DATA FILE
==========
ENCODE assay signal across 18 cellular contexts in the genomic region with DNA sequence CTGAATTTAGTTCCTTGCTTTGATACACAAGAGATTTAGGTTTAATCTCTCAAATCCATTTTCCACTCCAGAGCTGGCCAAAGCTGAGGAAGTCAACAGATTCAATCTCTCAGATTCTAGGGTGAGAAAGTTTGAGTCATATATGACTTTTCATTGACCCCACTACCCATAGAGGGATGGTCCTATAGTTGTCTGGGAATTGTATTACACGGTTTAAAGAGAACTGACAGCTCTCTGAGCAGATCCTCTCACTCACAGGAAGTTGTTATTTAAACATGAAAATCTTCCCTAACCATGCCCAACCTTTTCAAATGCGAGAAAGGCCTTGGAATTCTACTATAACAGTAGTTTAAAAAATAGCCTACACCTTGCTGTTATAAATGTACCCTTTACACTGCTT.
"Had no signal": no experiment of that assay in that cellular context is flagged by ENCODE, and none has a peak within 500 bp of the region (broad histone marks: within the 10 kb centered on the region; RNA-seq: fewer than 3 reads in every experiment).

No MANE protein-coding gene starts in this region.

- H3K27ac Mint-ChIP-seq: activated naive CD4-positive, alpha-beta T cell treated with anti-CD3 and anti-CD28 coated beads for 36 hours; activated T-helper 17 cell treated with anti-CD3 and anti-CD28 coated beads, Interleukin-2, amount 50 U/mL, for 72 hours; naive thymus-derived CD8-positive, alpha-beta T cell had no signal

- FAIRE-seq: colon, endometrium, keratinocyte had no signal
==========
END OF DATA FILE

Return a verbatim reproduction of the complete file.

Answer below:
ENCODE assay signal across 18 cellular contexts in the genomic region with DNA sequence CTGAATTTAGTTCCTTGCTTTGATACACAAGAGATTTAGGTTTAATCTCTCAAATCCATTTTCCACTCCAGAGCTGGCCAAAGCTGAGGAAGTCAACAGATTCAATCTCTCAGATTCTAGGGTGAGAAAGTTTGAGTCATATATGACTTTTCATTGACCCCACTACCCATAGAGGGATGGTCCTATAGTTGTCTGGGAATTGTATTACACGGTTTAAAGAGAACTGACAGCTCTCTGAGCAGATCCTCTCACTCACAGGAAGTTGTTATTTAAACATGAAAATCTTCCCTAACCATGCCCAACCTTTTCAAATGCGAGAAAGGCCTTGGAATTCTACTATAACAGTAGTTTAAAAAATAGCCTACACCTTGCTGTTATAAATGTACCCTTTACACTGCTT.
"Had no signal": no experiment of that assay in that cellular context is flagged by ENCODE, and none has a peak within 500 bp of the region (broad histone marks: within the 10 kb centered on the region; RNA-seq: fewer than 3 reads in every experiment).

No MANE protein-coding gene starts in this region.

- H3K27ac Mint-ChIP-seq: activated naive CD4-positive, alpha-beta T cell treated with anti-CD3 and anti-CD28 coated beads for 36 hours; activated T-helper 17 cell treated with anti-CD3 and anti-CD28 coated beads, Interleukin-2, amount 50 U/mL, for 72 hours; naive thymus-derived CD8-positive, alpha-beta T cell had no signal

- FAIRE-seq: colon, endometrium, keratinocyte had no signal